The Duke of Cambridge said there is “a long way to go” to remove the stigma around mental health issues as he urged football clubs to “aspire to be much better”.

William was speaking as he hosted an outdoor screening of the FA Cup Final on the lawn of Sandringham House to raise the profile of his Heads Up mental health campaign.

This season’s Arsenal vs Chelsea final was renamed the Heads Up FA Cup Final after the campaign spear-headed by William to help raise awareness of the topic.

William joined guests on blue and white striped deckchairs to watch the game on a big screen at the Queen’s Sandringham Estate in Norfolk, with Wembley empty due to the coronavirus pandemic.

Prior to kick-off, he correctly guessed that Arsenal would beat Chelsea 2-1, although he admitted that he was not meant to make such predictions as president of the FA.

He was joined by guests including former England and Arsenal captain Tony Adams, who helped found Heads Up, Lioness and Chelsea women’s player Fran Kirby, who has previously spoken about her own struggles with depression and comedian Romesh Ranganathan, who is an ambassador for the charity Calm – the Campaign Against Living Miserably.

The prince was also joined by a small group of frontline workers, Heads Up ambassadors and members of Norfolk-based Arsenal and Chelsea supporters’ groups.

Before kick-off, William spoke to some of his guests and heard about their experiences of coping with mental health challenges.

Heads Up FA Cup Final
The Duke of Cambridge hosts the FA Cup Final viewing (Tim Merry/Daily Express)

Discussing the stigma around mental health with guests, William told the BBC: “We’ve got a long way to go to kind of shatter the whole thing (the stigma around mental health), but days like today and campaigns like this hopefully are shifting us all in the right direction.

“The fact that all the football world have signed a mental health declaration stating that this matters shows that at least sportsmen and women are thinking about it as part of their day to day life and it’s the same in the blue light community, so the NHS, the police.

“We want to open up and be more understanding about mental health matters and hopefully society catches up and they go ‘if they can do it we can as well’. It’s a long thing.”

The duke said the campaign, which has been encouraging football fans to talk about issues in their lives, had been built on “other people’s good work”.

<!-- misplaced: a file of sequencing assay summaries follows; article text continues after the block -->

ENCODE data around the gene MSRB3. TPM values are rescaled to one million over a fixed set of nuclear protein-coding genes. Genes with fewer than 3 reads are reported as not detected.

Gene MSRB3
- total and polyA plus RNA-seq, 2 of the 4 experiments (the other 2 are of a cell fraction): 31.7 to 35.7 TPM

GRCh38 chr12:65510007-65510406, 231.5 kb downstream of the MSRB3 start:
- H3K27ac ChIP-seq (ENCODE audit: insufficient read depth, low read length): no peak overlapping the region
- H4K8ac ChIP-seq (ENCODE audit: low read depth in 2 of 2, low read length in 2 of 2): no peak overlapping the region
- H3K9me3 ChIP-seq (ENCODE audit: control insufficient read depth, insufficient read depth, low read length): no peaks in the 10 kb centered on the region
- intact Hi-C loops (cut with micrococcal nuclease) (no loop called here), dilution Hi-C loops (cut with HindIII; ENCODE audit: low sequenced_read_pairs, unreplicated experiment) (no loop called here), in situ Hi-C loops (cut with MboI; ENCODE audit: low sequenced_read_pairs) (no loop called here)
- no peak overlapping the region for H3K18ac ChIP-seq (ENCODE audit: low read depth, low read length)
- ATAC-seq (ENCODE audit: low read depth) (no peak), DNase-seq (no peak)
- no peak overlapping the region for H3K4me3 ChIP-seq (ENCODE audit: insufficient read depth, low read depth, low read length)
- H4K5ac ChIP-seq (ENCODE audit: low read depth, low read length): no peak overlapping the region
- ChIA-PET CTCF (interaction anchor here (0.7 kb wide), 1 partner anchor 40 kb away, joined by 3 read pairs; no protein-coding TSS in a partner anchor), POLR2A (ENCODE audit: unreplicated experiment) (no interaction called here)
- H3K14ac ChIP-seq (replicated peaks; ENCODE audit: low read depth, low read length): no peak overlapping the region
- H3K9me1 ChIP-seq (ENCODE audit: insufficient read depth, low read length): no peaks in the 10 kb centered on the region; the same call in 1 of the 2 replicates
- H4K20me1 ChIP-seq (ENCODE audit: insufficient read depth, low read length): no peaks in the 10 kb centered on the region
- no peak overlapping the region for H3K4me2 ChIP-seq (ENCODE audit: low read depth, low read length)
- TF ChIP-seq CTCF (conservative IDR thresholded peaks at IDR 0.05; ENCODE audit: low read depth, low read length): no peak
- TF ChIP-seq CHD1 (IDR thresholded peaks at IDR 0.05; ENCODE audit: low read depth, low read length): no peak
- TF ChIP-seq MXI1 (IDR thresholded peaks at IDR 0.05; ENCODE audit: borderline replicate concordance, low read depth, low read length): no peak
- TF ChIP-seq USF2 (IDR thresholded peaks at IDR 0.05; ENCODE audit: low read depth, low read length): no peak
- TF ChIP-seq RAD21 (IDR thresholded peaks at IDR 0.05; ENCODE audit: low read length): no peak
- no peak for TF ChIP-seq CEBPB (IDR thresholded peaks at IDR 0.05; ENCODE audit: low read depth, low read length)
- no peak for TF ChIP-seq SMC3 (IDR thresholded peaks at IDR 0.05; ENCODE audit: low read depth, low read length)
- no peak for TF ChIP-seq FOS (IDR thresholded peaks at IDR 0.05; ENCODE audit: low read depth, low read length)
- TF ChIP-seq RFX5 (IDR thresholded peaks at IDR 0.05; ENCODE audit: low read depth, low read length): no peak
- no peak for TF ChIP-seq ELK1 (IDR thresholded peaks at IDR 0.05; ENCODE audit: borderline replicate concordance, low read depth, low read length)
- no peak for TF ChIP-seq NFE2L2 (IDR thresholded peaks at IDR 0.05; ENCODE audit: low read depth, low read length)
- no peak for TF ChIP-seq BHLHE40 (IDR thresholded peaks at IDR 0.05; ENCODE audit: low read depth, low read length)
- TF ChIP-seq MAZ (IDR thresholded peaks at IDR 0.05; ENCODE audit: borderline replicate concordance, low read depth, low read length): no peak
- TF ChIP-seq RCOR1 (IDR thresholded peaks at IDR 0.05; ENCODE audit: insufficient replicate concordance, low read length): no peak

He said he hoped the legacy from the initiative would make “mentally healthy clubs look at themselves and want to aspire to be that much better”.

He was speaking to Ben Summers, 41, of Grays in Essex, who is a volunteer for Shout, a 24/7 text service to help people in crisis, which was developed by the Cambridges’ Royal Foundation.

Mr Summers said afterwards: “He seems to get it.

“I volunteer with Shout that he set up as well and he said he’s been on the platform and done it himself so the fact he’s volunteered on there and must have talked to people via text, they wouldn’t have known who they were talking to, it’s incredible that he puts himself into it.

“It’s okay being the face of something, but he’s actually putting the effort into it and doing it himself.”

In a lighter moment, William shared his prediction for the FA Cup Final with an Arsenal fan ahead of kick-off.

“I’m thinking 2-1 Arsenal,” the prince said. “I’m not allowed to predict apparently.

“People say ‘you’re the president of the FA, you can’t’.

“I’m like, ‘I’m not officiating, I can predict surely, I’m not actually a referee’.”

Speaking to two Norwich fans, Aston Villa supporter William said: “Commiserations. I honestly thought I was going to be joining you guys this season. It was so close.

“We were a bit lucky as well. It’s been a weird season.”

Heads Up FA Cup Final
The Duke of Cambridge chats with Romesh Ranganathan (left) and former Arsenal player Tony Adams (Tim Merry/Daily Express)

Speaking about Villa’s draw at West Ham on Sunday, which helped them avoid relegation from the Premier League, the duke said: “The nerves were the worst I’ve ever known them.

“My children looked at me in horror as I was jumping off the sofa, screaming my head off.

“It’s very good news that as president of the FA that I can hide away until these moments, and I’m not visibly seen because it was one of the most stressful moments of my life, as I imagine every Villa fan felt on that day.

“But I’m very proud of everything the club has done this year and look forward to next season.”

The Heads Up campaign is a partnership between the FA and the Cambridges’ Heads Together initiative.

Heads Together combines a campaign to tackle stigma and change the conversation on mental health with fundraising for a series of innovative new mental health services.